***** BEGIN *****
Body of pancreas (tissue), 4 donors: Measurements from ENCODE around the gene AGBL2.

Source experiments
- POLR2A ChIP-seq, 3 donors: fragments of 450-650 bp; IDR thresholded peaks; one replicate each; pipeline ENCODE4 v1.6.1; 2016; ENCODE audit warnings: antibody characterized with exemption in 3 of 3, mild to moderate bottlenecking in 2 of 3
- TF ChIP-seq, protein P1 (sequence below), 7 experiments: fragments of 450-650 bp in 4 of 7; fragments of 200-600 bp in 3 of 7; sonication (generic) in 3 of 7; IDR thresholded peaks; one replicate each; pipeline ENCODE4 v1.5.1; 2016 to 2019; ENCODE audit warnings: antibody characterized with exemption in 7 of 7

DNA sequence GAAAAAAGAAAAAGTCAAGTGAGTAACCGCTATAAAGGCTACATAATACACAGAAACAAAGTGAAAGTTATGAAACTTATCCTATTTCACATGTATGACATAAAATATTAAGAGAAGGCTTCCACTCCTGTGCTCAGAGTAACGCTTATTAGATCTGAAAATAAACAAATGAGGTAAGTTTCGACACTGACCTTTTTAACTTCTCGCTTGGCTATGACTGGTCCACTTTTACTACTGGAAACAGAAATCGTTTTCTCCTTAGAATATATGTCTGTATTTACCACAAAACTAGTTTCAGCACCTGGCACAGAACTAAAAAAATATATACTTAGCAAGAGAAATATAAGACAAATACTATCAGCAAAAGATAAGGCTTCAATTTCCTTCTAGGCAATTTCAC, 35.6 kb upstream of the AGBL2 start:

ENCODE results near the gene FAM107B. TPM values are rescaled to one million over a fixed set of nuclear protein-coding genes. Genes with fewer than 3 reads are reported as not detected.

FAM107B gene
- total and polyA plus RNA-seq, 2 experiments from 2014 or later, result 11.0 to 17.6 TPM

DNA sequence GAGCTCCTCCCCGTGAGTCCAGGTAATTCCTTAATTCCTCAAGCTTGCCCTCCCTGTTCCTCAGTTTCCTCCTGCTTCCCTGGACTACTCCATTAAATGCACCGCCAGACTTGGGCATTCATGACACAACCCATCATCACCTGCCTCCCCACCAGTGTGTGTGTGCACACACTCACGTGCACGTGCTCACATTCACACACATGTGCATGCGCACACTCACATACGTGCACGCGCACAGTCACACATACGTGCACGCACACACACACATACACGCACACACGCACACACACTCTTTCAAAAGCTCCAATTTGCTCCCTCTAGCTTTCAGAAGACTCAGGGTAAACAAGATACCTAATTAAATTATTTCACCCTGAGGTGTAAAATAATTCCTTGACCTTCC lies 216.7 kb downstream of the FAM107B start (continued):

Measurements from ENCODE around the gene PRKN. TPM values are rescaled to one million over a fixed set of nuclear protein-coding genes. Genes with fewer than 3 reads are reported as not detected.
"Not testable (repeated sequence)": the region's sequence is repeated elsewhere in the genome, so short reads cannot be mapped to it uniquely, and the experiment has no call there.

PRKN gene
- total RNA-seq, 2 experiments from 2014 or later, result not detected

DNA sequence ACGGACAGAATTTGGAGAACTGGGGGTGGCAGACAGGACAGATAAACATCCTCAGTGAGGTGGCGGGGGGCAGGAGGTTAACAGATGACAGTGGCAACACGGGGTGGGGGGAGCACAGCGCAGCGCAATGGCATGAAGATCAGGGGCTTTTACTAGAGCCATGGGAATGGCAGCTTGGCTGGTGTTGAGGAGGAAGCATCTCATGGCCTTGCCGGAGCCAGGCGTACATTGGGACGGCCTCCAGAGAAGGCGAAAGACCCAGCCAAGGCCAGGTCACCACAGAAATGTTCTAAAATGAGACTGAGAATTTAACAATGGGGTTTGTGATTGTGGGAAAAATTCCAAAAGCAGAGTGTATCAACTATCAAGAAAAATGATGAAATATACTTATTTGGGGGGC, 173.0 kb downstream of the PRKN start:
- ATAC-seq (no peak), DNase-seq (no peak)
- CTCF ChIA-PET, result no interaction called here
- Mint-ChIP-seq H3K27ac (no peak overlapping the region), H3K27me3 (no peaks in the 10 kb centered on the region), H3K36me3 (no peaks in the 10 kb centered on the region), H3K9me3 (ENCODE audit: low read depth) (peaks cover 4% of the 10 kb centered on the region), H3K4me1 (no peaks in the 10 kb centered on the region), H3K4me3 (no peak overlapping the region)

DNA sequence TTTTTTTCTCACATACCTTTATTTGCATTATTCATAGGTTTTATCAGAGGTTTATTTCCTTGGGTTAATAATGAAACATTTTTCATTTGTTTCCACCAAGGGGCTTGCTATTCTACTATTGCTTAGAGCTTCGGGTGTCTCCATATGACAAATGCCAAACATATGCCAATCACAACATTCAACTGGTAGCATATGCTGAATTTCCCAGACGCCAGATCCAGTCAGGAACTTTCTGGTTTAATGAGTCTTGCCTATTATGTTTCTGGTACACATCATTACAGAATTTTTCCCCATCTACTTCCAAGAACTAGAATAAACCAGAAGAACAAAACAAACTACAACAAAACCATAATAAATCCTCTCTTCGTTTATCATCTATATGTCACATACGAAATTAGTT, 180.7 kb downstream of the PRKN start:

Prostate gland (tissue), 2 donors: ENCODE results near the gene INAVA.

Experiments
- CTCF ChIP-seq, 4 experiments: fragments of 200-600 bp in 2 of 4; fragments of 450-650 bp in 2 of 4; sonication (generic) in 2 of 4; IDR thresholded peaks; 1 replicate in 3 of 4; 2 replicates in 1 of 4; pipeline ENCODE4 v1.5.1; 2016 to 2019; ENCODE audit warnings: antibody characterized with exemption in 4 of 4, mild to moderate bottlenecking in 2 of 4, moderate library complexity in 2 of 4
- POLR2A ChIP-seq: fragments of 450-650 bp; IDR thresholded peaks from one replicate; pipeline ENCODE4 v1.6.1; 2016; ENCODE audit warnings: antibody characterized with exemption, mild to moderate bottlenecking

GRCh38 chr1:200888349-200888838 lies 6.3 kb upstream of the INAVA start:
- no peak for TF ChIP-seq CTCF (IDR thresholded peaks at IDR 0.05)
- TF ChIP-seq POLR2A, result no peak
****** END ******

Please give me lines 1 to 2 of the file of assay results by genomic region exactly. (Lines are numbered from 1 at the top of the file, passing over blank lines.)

Body of pancreas (tissue), 4 donors: Measurements from ENCODE around the gene AGBL2.

Source experiments